Wednesday, October 27, 2010

Ecology and Socialism

We're excited to announce that longtime environmental activist Chris Williams will be taking part in an event on Saturday, November 6th entitled ECOLOGY AND SOCIALISM. Williams is professor of physics and chemistry at Pace University and chair of the science department at Packer Collegiate Institute. In addition he is a frequent contributor to the International Socialist Review (ISR) magazine. Ecology and Socialism is his first book, and ISO Pittsburgh is happily hosting him to speak on the issues that it raises.

Williams writes, in the first part of his 2008 piece "Hothouse Earth: Capitalism, climate change, and the fate of humanity":

Solving the problem of global warming requires understanding the relationship between capitalism and the environment, examining the solutions on offer within the framework of the system, and determining whether those solutions are up to the task of preventing a runaway greenhouse effect. The world system of capitalism has been, and will continue to be, largely impotent in the face of climate change, not because there are evil, uneducated, backward individuals in power--though this is arguably true in many cases--but because capitalism's own social relations prevent effective solutions from being realized. The blind, unplanned drive to accumulate that is the hallmark of capitalist production--the profit motive--has created the problem of climate change, not individuals' profligate natures or overpopulation. Therefore, the system of economic production and distribution needs to be transformed or we will be living on a much less hospitable planet.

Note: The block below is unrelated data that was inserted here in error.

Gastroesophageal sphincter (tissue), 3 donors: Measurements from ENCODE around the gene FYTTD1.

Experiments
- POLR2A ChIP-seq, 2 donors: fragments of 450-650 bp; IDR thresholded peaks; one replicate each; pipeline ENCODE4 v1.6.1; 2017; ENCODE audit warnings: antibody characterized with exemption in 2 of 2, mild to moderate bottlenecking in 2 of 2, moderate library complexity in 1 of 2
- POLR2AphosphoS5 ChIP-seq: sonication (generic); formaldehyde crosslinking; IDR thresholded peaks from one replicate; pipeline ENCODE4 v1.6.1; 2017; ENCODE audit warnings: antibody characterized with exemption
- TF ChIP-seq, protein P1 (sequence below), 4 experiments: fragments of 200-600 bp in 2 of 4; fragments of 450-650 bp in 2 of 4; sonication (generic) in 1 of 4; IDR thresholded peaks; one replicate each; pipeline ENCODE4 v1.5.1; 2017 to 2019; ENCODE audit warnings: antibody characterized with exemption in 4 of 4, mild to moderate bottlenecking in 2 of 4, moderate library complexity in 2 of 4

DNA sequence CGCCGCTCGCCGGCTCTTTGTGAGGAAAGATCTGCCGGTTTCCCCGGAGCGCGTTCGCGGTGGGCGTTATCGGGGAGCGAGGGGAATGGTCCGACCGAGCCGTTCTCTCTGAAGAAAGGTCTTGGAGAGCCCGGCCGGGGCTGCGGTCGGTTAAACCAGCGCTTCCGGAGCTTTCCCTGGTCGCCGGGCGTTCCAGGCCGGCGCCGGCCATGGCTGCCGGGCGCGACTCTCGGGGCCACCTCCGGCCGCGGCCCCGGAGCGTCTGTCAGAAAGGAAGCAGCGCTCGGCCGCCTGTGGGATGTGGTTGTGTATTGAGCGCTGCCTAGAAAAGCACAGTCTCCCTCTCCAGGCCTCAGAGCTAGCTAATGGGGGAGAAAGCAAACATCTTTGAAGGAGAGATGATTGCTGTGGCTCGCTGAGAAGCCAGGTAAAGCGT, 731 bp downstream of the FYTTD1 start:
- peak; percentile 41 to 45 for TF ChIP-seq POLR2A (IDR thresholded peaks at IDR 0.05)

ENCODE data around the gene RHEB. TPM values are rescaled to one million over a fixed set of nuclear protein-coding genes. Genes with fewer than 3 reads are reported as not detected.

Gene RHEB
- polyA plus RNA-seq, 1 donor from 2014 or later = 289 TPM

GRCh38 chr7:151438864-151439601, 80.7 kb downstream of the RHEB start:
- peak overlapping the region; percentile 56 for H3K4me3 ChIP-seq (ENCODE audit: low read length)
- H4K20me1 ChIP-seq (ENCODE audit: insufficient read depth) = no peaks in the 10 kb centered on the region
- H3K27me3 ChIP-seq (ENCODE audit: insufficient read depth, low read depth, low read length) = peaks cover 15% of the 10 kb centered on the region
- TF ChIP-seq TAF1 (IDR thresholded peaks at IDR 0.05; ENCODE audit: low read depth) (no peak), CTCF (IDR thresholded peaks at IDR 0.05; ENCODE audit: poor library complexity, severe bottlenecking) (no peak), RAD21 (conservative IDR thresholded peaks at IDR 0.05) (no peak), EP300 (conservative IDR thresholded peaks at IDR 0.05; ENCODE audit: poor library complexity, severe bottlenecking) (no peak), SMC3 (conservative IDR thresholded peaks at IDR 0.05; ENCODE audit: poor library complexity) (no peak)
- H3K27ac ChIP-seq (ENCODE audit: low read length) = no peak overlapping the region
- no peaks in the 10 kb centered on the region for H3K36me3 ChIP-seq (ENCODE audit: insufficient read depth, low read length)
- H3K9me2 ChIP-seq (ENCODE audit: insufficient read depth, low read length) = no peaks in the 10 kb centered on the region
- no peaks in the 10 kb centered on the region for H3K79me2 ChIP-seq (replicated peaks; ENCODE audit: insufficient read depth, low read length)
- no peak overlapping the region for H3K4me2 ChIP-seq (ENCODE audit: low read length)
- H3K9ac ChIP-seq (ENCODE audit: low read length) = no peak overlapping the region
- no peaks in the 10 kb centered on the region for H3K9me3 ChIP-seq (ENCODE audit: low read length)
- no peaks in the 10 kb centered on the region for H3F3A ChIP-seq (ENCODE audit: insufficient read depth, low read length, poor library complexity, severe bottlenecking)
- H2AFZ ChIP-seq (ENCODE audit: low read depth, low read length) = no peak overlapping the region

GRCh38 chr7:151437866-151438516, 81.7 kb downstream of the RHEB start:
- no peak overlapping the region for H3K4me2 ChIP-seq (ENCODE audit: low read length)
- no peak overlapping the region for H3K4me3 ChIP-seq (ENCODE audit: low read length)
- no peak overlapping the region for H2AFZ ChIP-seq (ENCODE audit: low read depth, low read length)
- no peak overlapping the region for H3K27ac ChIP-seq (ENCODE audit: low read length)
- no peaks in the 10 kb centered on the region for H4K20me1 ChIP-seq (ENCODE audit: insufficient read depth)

The intersection of environmental issues and economics is especially relevant to us as Pittsburghers--our region's natural resources and the multifaceted industrial history of the area have exposed generation after generation to the realities of the nature of capitalism. From the early days of glass production, to the steel industry that swept over a huge swath of northern Appalachia and then sharply contracted, to the nascent growth of high-tech and "green industry" that could be reshaping the Rust Belt, Pittsburgh has reflected America's economic and industrial pulse.

Currently, the issue of hydraulic fracturing ("fracking") has come to the fore, as numerous energy companies vie for leasing rights to drill into the ground and pump rock deposits with chemicals that release natural gas. The chemicals--kept as trade secrets--are flammable and toxic. In a piece for Socialist Worker entitled "Don't frack with Pittsburgh", ISO Pittsburgh members Russell and Nick outlined the issues surrounding fracking from a region-specific perspective: "Energy corporations are again on the prowl in rural Pennsylvania."

ECOLOGY AND SOCIALISM will be held on Saturday, November 6th at 4:00 p.m. at University of Pittsburgh's Frick Fine Arts Building, room 202.

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